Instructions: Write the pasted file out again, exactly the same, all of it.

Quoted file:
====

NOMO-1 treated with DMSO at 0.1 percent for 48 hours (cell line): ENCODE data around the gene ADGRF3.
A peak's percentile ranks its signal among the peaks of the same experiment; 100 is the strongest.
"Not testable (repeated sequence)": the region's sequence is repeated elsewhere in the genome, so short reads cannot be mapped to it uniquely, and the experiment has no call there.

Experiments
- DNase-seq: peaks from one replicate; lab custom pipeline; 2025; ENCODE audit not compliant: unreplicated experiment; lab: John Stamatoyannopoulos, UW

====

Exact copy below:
NOMO-1 treated with DMSO at 0.1 percent for 48 hours (cell line): ENCODE data around the gene ADGRF3.
A peak's percentile ranks its signal among the peaks of the same experiment; 100 is the strongest.
"Not testable (repeated sequence)": the region's sequence is repeated elsewhere in the genome, so short reads cannot be mapped to it uniquely, and the experiment has no call there.

Experiments
- DNase-seq: peaks from one replicate; lab custom pipeline; 2025; ENCODE audit not compliant: unreplicated experiment; lab: John Stamatoyannopoulos, UW